When you think the word "Dog", what image comes to mind?
In my minds eye,
I see a verb,
an action word,
a creature in motion.
Running, digging, crouching, sniffing, wagging - dogs hold such joy in their hearts. Expressing that exuberance in activity and motion is a big part of who they are.
When I talk to clients about quality of life indicators in their older dogs, of course we talk about mobility, pain control, appetite, elimination habits and other biological functions. But quality of life also involves a dog's spirit - the behaviors and activities that create the special bond we have with our canine companions and the daily adventure that is a dog's life.
Can she still spend quality time with her people? Does she still want to? Where does she sleep? What happens when you go on family outings?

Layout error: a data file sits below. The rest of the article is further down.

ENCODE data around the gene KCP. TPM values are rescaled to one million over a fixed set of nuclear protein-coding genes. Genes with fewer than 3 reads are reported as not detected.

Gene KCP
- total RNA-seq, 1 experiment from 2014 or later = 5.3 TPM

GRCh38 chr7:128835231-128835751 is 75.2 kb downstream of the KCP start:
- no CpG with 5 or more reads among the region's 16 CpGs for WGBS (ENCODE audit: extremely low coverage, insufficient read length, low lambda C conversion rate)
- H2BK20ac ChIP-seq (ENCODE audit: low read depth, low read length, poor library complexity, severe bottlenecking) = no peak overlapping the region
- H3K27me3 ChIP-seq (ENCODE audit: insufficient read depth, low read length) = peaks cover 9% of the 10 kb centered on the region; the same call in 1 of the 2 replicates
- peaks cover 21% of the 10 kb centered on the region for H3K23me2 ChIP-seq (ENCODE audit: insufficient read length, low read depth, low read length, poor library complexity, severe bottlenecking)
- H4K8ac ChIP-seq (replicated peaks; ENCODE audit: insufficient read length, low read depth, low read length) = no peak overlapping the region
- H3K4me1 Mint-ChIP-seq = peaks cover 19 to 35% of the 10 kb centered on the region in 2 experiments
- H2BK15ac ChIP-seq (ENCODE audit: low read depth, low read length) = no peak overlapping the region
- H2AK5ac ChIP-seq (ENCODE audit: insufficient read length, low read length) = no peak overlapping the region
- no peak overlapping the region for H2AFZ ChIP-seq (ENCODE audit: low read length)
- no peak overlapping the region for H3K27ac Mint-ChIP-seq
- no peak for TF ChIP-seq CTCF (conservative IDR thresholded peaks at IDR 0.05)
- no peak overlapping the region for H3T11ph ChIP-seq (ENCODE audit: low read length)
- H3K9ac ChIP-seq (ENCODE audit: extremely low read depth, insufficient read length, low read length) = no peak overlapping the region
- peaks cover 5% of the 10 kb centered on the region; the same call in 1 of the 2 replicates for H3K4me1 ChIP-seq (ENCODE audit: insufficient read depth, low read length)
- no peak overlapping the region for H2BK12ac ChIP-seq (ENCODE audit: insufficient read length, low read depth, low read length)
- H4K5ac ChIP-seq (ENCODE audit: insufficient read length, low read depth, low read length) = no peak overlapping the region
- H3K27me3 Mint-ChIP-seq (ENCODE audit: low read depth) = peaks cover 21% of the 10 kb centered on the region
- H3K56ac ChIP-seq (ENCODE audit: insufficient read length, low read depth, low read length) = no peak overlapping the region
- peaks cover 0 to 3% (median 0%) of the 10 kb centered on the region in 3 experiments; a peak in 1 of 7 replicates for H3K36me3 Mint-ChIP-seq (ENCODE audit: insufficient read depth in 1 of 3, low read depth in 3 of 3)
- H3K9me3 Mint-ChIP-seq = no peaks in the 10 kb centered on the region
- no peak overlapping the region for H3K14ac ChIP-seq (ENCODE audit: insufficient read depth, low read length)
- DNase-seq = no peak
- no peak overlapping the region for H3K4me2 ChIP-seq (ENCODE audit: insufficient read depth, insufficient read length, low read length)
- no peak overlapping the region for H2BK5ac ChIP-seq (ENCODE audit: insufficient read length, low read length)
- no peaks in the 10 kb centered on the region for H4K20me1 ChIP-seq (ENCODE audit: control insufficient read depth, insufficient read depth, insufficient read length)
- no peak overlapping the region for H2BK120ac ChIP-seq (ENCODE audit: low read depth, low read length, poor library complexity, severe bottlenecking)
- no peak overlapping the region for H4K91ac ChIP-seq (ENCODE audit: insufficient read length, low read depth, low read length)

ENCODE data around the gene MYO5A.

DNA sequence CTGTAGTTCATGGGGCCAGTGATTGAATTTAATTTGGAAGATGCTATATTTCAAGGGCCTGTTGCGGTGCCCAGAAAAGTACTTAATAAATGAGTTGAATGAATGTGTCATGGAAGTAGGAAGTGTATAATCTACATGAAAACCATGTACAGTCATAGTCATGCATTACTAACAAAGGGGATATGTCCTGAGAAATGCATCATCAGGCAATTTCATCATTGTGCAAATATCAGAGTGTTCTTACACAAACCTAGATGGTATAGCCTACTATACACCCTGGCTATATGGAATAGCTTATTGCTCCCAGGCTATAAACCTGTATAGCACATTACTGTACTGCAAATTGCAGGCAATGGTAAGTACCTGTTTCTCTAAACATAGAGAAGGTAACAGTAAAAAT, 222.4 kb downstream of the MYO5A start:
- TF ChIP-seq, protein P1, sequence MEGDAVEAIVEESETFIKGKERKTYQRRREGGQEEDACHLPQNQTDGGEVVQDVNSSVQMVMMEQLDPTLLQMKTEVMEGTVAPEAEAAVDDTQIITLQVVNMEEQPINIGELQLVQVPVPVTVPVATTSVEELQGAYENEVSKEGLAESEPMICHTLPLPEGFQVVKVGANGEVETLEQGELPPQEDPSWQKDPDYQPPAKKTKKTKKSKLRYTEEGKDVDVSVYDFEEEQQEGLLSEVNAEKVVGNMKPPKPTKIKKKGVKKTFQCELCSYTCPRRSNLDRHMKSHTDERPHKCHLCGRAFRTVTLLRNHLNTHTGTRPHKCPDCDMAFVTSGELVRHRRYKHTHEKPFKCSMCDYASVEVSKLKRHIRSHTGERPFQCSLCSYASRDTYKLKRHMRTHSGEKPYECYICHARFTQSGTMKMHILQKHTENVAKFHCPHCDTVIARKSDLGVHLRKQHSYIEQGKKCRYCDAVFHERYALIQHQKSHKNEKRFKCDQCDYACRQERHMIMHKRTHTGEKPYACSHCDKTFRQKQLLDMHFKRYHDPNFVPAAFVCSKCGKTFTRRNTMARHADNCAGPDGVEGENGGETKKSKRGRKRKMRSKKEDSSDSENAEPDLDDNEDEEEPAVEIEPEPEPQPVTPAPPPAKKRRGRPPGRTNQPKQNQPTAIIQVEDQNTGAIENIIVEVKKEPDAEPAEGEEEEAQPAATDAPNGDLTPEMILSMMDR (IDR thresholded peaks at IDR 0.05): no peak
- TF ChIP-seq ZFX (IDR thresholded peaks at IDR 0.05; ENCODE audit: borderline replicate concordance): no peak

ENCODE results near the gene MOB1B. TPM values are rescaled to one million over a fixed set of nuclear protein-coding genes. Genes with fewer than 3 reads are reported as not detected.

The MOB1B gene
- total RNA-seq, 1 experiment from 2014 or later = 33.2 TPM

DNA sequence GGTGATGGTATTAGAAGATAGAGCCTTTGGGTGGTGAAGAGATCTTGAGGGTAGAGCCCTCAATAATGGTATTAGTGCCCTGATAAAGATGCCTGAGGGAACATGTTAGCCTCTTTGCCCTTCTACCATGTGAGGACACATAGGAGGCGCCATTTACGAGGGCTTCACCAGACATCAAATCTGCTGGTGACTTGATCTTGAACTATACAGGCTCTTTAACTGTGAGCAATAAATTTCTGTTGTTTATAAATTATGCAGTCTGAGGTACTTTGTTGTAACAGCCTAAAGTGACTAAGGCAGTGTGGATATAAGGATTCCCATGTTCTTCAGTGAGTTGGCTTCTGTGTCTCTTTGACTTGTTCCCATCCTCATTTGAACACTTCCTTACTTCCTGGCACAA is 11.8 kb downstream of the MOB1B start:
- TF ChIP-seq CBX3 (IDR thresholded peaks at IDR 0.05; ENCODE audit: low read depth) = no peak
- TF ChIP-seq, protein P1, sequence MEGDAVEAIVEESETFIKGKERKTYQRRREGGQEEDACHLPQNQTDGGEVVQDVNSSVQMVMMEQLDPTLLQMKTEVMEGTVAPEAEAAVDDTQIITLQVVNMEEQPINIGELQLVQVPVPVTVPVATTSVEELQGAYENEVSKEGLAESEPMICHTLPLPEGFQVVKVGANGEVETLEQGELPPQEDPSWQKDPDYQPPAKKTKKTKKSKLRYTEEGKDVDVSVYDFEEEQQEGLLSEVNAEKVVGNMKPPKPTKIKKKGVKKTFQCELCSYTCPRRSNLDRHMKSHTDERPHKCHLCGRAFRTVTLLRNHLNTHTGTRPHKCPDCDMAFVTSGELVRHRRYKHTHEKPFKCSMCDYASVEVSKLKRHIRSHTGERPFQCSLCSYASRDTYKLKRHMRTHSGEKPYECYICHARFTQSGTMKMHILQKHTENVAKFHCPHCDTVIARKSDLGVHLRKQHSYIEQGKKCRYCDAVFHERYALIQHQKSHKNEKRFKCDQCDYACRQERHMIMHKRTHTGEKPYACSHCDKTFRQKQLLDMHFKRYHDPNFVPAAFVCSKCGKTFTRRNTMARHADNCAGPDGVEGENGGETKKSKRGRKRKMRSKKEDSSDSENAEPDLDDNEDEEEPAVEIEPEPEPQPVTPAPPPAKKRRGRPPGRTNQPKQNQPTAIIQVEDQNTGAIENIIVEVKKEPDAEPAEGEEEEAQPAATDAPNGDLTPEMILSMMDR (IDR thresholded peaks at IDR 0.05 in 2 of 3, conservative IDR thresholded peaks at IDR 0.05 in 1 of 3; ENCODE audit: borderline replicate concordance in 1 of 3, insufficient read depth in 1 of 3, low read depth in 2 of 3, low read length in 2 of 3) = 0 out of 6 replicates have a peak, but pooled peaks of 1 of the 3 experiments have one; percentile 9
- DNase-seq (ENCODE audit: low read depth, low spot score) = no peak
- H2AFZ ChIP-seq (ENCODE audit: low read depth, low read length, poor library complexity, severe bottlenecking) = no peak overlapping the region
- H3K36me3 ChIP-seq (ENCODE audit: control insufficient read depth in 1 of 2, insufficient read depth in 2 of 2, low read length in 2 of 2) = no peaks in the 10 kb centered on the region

After a decade or two of being house trained, is he able to choose what instinct and habit tell her is the right & dignified place to eliminate.
What are the things he's always loved to do? Does he still enjoy doing them? What about those people or noises that always gets her riled up? Does a knock on the door still mean an opportunity to alert and protect?
The answers to these questions don't necessarily determine whether or not it's time to give up, but it may suggest we owe it to our dog to look for ways to improve that quality of life. We can be creative to find ways to play within your dog's limitations and adjust routines to accommodate. We may want to consider pharmaceutical or alternative therapies to recover some mobility or cognitive health.
We are our dog's keepers and they give so much to us in return. As they age, we owe it to them to help maintain the quality of their life in the final stage of life to ensure that they are able to still be a dog, a creature in motion.
Mary Craig, DVM, MBA
Dr Craig is a mobile veterinarian with a house call practice focused on end-of-life care.